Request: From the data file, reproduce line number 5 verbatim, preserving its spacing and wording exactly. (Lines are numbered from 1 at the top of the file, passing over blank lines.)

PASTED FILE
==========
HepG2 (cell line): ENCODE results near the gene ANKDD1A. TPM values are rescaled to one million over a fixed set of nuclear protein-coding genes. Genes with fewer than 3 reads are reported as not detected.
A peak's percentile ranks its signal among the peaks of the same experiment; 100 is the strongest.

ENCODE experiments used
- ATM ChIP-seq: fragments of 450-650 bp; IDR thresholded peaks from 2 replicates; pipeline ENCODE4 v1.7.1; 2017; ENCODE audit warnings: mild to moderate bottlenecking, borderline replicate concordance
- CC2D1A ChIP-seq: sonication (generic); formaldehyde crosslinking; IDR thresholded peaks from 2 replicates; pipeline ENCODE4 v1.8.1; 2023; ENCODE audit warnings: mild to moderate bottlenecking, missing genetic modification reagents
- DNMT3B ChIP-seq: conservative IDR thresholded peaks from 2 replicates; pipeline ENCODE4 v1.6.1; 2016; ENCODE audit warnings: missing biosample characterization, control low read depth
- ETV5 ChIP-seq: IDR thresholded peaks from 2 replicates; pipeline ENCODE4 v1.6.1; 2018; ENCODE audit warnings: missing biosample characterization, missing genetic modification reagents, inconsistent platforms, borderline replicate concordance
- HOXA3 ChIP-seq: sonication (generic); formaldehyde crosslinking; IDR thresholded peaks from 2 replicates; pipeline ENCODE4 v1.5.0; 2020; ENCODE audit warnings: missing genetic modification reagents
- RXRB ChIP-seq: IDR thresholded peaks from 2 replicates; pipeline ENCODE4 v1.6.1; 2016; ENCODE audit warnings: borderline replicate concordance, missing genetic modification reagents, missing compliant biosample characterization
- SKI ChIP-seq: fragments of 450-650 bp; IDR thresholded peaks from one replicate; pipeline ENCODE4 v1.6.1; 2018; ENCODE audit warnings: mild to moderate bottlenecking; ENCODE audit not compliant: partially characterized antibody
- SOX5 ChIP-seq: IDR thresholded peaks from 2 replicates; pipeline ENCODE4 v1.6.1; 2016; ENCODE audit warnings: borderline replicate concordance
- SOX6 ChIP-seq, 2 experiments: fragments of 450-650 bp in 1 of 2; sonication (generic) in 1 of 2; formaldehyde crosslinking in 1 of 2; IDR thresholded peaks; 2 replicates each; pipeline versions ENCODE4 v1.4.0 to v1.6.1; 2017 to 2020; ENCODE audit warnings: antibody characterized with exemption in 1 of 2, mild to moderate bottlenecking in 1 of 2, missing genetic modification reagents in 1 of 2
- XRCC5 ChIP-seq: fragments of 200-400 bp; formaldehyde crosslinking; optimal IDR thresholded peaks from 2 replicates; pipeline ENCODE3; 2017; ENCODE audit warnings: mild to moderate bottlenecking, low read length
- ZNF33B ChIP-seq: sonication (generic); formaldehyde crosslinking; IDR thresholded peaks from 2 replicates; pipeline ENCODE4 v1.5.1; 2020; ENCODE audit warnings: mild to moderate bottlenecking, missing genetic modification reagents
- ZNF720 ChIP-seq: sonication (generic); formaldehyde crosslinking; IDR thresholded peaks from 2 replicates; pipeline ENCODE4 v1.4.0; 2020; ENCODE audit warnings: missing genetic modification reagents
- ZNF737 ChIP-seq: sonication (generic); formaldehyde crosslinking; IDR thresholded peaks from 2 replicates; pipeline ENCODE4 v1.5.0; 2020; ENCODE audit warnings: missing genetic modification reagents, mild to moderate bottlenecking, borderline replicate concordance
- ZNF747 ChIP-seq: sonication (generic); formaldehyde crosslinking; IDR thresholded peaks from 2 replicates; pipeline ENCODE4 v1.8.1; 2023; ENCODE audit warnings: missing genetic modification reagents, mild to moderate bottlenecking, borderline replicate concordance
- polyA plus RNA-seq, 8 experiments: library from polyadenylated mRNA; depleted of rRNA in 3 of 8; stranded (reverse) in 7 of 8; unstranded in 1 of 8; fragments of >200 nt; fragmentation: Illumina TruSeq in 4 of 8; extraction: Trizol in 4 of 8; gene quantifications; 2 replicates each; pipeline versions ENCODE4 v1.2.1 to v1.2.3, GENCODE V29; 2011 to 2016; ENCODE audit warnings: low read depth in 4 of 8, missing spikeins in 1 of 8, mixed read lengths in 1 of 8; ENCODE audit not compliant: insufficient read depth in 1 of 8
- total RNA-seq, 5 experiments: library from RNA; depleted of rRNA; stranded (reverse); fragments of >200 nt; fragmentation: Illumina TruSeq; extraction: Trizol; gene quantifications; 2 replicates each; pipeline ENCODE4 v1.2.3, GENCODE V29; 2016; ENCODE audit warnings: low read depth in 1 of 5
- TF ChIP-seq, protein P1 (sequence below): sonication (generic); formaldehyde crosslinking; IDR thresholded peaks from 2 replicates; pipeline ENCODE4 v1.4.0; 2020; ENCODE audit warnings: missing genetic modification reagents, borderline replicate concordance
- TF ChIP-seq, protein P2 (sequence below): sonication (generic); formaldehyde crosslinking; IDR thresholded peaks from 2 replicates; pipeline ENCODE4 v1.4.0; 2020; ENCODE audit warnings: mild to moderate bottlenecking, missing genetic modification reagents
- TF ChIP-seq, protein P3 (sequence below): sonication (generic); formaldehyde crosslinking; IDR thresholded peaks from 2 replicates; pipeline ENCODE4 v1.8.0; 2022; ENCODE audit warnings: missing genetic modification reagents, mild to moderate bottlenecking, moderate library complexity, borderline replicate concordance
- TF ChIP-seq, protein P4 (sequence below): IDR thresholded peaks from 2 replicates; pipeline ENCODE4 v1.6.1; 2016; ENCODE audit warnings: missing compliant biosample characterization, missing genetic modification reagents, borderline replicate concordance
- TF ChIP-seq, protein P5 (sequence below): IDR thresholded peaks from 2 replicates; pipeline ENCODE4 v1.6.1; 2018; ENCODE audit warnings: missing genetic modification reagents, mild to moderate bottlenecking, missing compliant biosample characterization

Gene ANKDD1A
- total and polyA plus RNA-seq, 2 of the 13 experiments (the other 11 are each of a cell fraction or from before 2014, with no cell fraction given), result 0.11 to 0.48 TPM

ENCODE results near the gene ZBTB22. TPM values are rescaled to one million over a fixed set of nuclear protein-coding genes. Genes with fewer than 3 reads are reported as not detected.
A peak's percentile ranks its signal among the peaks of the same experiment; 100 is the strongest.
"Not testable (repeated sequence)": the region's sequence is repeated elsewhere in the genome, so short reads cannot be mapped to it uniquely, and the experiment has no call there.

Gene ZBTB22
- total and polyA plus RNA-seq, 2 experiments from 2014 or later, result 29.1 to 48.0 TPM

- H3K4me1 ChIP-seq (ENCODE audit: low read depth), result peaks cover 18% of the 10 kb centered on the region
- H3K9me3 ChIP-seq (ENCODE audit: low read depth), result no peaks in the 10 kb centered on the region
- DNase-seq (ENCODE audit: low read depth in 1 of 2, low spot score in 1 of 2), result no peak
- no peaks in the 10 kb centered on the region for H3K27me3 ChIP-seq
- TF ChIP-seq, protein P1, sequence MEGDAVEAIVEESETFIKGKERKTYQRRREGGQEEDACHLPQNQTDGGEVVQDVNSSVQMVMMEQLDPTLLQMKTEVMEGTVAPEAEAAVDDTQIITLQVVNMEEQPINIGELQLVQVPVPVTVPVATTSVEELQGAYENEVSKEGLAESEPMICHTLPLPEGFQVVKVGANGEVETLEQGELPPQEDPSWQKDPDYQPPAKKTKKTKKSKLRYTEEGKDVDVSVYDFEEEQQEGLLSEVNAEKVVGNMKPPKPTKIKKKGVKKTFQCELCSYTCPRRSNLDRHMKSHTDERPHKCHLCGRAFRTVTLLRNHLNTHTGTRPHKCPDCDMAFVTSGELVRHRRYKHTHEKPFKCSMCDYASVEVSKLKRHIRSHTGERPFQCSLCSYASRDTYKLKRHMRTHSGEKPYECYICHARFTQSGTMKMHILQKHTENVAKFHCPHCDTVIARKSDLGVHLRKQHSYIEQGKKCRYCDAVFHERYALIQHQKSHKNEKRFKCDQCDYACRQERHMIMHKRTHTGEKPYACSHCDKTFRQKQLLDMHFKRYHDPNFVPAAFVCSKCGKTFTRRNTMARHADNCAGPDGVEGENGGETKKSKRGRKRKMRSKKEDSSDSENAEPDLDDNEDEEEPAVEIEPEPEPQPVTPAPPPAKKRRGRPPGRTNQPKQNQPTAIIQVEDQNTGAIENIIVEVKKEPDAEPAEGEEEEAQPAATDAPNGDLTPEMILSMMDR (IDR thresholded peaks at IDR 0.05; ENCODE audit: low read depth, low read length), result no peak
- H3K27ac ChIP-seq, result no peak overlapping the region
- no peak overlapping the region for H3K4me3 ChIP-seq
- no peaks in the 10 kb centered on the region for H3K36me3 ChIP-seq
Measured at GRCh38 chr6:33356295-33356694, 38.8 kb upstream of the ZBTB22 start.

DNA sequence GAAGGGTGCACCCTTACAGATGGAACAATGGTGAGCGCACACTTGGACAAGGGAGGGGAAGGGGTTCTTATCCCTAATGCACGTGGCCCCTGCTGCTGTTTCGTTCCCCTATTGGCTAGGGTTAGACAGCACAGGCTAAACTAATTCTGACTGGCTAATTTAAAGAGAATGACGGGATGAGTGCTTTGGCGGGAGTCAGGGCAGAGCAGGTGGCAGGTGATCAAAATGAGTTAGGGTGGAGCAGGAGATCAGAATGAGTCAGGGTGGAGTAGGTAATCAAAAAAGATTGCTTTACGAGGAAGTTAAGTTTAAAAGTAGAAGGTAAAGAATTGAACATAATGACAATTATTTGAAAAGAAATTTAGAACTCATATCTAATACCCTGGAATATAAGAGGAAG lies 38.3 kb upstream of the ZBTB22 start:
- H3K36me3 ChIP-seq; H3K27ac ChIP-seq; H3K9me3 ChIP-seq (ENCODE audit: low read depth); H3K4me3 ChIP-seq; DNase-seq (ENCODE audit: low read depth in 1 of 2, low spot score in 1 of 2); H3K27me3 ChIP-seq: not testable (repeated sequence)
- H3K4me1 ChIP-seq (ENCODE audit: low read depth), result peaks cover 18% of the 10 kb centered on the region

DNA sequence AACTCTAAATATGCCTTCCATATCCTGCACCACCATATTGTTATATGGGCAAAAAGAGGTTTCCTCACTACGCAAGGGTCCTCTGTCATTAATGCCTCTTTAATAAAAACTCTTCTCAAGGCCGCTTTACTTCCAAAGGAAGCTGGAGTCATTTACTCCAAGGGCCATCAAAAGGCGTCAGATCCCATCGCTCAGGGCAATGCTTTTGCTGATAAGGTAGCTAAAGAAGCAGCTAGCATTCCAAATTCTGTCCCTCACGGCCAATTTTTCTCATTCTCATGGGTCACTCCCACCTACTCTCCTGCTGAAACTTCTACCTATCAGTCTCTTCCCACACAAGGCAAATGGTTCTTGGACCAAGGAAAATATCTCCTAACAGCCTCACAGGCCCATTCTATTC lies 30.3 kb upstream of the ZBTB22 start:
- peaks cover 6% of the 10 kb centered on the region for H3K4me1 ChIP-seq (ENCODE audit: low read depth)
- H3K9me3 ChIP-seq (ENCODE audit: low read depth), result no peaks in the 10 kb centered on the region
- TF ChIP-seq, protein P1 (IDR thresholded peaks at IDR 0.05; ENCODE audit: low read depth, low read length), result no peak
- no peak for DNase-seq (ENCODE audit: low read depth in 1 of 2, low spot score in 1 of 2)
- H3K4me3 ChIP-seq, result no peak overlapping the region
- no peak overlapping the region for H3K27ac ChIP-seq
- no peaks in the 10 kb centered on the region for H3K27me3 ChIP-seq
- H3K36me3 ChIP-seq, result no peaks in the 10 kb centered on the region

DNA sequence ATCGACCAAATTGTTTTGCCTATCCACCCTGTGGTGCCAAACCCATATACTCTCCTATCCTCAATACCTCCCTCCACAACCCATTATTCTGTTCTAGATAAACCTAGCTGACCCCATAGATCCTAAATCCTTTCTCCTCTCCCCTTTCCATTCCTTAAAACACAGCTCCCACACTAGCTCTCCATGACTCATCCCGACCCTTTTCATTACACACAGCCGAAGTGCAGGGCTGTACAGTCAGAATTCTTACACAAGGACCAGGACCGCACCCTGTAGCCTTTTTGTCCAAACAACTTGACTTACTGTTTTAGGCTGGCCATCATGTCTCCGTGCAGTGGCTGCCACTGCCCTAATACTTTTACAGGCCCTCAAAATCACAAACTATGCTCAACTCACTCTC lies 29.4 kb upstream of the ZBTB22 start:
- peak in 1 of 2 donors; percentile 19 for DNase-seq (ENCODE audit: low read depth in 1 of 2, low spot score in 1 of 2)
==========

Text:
- CC2D1A ChIP-seq: sonication (generic); formaldehyde crosslinking; IDR thresholded peaks from 2 replicates; pipeline ENCODE4 v1.8.1; 2023; ENCODE audit warnings: mild to moderate bottlenecking, missing genetic modification reagents